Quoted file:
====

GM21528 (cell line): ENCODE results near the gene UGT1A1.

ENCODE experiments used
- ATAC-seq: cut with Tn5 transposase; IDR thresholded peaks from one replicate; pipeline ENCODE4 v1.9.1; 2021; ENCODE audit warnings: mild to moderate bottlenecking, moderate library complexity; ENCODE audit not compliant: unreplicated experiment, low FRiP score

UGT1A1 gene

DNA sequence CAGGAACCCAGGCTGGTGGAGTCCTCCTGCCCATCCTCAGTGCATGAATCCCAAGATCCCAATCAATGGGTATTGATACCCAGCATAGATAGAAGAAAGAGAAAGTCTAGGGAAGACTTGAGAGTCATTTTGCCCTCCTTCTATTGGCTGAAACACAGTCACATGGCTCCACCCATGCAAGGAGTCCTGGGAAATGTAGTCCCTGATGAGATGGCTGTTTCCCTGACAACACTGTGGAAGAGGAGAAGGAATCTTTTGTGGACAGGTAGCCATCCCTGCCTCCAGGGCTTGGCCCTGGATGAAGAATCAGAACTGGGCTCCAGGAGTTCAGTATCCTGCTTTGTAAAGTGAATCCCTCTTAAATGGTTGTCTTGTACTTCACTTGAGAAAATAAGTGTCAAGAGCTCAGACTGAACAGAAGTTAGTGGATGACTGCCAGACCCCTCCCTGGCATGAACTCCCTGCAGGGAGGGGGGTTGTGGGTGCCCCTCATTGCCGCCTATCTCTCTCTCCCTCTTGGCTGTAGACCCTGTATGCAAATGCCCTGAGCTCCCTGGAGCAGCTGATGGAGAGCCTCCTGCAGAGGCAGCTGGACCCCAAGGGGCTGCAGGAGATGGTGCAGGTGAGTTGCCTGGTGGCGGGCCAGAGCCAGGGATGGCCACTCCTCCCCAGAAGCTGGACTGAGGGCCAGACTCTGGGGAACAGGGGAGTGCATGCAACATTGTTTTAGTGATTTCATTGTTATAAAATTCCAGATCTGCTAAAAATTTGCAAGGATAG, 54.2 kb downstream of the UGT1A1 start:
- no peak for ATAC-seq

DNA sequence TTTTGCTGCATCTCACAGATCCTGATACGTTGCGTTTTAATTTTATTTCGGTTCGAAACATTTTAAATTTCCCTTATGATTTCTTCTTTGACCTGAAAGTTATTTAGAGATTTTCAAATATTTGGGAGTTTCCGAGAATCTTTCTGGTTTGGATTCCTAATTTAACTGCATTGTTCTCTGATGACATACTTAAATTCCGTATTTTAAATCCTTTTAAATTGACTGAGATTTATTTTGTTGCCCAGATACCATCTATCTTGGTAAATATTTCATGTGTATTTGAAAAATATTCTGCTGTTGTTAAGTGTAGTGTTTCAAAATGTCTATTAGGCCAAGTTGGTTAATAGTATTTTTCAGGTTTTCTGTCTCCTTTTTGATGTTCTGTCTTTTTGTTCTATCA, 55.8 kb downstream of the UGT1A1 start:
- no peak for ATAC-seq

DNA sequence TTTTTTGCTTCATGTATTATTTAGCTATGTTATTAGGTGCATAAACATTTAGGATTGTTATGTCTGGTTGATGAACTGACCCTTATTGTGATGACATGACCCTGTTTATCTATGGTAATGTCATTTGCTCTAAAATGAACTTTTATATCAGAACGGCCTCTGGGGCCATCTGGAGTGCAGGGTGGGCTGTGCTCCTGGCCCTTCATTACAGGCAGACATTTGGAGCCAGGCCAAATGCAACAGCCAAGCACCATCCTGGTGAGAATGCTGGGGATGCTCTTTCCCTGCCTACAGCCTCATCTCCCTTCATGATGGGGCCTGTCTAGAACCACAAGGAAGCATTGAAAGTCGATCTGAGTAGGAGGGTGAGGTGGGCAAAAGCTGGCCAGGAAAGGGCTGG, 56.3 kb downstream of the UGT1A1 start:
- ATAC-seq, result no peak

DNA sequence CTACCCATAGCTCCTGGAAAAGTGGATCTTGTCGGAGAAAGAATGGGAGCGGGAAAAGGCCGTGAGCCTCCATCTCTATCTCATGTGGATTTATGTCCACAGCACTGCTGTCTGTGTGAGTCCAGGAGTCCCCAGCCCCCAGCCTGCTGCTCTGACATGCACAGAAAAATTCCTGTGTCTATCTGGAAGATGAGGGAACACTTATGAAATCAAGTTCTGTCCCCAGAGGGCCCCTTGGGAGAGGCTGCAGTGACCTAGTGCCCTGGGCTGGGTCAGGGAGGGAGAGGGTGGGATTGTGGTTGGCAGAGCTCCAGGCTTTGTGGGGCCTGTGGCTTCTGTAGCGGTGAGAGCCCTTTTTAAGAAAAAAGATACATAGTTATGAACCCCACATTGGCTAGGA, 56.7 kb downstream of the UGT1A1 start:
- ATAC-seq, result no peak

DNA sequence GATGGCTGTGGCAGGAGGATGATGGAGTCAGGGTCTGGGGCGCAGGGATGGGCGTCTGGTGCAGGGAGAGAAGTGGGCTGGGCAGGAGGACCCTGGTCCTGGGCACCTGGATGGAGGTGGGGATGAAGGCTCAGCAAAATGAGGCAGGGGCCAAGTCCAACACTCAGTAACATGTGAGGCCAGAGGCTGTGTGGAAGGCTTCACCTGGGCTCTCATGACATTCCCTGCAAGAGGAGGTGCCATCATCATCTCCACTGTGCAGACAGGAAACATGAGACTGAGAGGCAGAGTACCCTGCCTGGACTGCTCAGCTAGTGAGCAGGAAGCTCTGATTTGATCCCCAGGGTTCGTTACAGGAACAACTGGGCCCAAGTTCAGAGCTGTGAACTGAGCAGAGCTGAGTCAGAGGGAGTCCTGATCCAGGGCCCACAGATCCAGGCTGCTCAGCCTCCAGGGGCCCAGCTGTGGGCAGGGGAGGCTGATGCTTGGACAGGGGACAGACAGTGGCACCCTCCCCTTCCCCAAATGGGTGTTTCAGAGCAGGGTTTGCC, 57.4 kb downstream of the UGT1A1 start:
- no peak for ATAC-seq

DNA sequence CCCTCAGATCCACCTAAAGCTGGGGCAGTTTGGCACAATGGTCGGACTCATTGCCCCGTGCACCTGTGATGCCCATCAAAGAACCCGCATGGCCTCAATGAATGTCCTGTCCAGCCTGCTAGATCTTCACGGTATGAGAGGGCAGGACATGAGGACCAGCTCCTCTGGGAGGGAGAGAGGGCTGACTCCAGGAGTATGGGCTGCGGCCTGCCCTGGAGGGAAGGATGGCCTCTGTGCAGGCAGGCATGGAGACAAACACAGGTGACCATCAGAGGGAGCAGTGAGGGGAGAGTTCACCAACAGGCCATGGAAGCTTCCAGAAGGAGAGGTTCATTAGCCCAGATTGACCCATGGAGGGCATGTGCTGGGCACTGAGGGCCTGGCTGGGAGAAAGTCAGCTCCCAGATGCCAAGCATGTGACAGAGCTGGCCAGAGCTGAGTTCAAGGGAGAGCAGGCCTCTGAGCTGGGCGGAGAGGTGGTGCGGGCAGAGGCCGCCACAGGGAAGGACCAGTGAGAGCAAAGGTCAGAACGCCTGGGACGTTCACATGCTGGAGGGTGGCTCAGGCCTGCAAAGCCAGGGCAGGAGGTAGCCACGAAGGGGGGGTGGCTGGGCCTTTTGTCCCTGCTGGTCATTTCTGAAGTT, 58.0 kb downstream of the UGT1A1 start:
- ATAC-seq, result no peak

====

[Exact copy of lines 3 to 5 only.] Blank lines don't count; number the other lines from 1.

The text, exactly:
- ATAC-seq: cut with Tn5 transposase; IDR thresholded peaks from one replicate; pipeline ENCODE4 v1.9.1; 2021; ENCODE audit warnings: mild to moderate bottlenecking, moderate library complexity; ENCODE audit not compliant: unreplicated experiment, low FRiP score

UGT1A1 gene

DNA sequence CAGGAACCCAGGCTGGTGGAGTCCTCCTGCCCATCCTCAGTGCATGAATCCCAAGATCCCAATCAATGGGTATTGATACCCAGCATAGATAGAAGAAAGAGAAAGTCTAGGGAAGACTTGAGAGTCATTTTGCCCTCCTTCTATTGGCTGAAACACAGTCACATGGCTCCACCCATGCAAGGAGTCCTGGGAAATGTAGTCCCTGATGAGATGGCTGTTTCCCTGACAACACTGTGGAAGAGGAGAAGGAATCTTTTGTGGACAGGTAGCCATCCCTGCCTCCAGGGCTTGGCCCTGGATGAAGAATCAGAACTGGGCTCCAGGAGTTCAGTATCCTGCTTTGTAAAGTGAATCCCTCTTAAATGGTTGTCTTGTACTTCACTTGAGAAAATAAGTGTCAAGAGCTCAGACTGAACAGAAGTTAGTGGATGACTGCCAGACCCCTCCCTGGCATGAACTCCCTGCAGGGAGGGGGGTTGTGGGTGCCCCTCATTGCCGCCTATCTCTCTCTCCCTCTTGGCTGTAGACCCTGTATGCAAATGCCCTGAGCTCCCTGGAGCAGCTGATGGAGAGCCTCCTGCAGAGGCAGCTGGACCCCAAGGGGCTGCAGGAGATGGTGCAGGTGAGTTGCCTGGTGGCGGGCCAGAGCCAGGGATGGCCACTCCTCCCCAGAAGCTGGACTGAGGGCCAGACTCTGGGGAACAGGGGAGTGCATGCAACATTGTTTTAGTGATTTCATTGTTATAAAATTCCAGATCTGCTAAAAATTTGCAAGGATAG, 54.2 kb downstream of the UGT1A1 start: